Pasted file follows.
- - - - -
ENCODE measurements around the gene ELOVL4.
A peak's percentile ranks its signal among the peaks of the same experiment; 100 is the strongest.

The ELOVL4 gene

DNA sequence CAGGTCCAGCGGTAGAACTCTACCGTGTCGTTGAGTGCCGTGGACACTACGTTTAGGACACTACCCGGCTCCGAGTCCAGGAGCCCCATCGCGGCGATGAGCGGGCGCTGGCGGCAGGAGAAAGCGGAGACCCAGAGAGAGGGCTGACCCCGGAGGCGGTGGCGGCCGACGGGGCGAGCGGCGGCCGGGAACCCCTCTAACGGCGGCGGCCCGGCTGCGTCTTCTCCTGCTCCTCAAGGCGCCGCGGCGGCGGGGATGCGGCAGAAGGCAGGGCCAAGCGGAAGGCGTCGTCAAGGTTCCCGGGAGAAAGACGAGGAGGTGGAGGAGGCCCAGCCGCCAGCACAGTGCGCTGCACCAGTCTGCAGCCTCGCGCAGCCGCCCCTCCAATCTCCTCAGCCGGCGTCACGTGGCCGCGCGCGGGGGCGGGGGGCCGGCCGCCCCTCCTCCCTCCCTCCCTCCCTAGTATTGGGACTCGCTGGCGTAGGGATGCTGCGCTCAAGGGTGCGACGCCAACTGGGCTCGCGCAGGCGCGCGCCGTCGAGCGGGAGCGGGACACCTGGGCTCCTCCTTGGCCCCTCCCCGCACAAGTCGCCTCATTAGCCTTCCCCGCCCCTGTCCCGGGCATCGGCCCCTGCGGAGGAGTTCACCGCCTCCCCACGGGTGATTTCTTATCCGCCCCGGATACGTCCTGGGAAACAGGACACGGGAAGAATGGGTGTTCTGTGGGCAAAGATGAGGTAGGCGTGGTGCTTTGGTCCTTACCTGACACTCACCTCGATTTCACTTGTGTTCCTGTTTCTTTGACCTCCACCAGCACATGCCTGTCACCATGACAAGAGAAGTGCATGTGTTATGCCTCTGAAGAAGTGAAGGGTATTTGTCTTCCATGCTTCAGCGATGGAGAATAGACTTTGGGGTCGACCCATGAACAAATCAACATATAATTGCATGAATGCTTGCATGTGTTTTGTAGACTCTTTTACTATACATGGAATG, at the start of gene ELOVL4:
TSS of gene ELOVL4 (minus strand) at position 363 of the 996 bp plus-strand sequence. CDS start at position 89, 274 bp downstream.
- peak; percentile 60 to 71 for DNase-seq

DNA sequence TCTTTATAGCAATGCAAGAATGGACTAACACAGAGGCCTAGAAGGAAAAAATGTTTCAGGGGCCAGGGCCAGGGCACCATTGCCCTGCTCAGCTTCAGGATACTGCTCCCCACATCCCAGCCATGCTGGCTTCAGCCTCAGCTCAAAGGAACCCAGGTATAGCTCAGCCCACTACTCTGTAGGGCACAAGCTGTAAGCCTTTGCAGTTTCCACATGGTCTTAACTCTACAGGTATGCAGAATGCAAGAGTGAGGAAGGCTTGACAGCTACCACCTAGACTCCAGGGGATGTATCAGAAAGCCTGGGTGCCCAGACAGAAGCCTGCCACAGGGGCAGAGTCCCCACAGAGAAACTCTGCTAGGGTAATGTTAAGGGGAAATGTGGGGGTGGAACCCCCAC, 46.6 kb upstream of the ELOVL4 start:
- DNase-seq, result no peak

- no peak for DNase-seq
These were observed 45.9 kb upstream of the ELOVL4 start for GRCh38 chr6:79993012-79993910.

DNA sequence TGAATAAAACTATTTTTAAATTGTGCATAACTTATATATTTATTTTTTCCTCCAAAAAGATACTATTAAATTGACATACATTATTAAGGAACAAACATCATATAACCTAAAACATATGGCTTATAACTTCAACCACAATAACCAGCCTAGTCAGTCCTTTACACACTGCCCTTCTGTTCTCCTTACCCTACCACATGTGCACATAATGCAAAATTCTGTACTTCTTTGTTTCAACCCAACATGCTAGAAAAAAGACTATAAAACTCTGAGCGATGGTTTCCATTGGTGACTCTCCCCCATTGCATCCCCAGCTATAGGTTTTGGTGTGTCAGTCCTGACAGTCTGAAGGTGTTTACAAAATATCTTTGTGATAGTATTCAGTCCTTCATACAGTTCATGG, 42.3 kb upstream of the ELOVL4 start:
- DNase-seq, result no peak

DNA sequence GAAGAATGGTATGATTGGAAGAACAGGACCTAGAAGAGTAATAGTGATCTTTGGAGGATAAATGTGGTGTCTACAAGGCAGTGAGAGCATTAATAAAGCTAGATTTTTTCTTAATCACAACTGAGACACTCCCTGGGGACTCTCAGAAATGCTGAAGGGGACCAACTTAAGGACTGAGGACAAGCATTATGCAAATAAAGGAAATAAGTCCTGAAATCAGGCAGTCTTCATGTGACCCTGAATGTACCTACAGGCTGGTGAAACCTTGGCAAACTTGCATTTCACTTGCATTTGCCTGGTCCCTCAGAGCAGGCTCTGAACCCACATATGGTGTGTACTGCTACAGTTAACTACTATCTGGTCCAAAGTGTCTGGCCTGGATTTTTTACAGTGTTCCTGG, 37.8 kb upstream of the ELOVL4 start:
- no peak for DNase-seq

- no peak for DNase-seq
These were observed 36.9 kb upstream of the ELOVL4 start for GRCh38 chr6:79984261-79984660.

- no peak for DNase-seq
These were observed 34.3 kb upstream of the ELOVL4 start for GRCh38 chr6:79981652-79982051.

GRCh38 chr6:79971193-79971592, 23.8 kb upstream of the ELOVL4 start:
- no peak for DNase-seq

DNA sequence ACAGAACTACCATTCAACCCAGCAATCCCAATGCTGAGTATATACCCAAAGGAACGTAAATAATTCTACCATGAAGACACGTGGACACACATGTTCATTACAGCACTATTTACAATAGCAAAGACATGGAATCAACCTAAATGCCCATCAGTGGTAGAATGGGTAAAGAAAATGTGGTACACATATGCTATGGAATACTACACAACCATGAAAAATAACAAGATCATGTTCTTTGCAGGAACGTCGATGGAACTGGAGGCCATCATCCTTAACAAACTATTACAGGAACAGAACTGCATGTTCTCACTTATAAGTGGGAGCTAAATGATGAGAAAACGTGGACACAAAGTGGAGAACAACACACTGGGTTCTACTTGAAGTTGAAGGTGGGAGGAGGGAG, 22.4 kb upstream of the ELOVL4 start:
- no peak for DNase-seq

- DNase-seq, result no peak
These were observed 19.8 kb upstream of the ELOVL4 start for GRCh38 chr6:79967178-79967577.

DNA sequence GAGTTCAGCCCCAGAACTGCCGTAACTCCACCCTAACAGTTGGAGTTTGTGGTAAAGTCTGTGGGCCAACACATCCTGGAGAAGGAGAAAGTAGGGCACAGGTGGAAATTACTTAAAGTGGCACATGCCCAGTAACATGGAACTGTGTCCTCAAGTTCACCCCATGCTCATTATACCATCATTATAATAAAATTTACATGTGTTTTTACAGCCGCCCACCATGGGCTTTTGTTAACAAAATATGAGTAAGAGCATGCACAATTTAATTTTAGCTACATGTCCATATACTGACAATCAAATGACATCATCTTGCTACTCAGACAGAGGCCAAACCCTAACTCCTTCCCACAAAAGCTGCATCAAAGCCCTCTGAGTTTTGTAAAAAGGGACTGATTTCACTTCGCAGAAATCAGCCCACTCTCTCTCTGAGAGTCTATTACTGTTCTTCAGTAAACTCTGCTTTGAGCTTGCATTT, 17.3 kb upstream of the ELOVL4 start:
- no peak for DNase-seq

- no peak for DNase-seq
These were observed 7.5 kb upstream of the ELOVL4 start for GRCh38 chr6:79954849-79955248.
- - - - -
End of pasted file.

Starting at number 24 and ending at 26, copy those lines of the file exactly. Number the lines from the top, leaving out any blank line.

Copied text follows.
These were observed 19.8 kb upstream of the ELOVL4 start for GRCh38 chr6:79967178-79967577.

DNA sequence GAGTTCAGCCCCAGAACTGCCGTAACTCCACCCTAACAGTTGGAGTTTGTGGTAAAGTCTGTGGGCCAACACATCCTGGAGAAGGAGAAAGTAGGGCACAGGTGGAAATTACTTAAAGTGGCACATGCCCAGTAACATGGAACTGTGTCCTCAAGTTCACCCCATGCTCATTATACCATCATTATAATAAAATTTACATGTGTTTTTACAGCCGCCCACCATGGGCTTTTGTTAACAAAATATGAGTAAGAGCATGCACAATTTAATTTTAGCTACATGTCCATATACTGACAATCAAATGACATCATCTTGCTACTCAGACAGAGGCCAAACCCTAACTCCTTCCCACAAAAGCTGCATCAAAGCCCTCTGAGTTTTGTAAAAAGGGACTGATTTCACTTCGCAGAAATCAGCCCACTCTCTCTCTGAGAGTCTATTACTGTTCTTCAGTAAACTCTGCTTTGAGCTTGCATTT, 17.3 kb upstream of the ELOVL4 start:
- no peak for DNase-seq